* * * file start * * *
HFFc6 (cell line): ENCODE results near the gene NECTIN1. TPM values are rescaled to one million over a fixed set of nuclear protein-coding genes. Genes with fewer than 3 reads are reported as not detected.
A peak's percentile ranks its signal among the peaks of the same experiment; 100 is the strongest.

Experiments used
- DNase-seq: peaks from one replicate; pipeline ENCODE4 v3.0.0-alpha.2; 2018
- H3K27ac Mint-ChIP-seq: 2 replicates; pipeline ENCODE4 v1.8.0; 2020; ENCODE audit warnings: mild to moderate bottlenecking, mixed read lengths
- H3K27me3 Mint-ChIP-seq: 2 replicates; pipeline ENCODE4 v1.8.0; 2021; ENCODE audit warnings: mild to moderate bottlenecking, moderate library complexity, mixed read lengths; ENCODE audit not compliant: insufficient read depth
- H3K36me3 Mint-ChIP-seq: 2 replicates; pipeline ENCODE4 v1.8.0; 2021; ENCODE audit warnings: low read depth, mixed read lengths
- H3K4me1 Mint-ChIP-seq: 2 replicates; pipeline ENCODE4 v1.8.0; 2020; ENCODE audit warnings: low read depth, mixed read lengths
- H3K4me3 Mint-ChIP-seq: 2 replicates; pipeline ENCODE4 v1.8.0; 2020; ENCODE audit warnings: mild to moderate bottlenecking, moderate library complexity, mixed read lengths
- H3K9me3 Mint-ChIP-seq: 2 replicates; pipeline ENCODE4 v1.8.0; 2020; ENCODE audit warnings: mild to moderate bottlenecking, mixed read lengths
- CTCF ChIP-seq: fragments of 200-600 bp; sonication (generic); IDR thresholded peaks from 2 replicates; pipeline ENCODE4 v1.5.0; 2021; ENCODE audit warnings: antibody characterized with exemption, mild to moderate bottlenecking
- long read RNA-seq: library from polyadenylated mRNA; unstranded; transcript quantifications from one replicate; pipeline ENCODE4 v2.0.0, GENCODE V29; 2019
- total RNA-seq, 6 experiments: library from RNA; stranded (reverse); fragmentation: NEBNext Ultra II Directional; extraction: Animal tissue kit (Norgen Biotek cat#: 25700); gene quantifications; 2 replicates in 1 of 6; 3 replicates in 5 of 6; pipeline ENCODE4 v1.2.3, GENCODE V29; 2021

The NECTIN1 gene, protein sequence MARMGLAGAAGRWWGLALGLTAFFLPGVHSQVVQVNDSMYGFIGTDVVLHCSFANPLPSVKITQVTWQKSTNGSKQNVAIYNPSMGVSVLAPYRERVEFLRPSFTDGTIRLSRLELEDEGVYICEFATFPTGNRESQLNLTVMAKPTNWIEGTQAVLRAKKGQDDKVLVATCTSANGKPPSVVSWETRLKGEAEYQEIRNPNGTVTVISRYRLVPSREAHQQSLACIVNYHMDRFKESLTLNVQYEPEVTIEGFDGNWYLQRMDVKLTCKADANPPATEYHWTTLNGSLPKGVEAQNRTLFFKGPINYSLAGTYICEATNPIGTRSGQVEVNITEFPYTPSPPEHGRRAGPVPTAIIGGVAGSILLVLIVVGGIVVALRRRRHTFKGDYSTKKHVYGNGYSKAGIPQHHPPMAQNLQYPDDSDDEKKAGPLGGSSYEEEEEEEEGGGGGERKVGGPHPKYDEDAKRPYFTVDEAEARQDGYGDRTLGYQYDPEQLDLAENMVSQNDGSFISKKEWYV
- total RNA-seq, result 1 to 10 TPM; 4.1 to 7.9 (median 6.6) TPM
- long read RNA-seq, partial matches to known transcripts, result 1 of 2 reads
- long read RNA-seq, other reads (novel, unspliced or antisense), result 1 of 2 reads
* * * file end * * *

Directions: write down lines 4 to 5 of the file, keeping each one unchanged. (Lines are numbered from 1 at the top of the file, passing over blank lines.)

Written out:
- DNase-seq: peaks from one replicate; pipeline ENCODE4 v3.0.0-alpha.2; 2018
- H3K27ac Mint-ChIP-seq: 2 replicates; pipeline ENCODE4 v1.8.0; 2020; ENCODE audit warnings: mild to moderate bottlenecking, mixed read lengths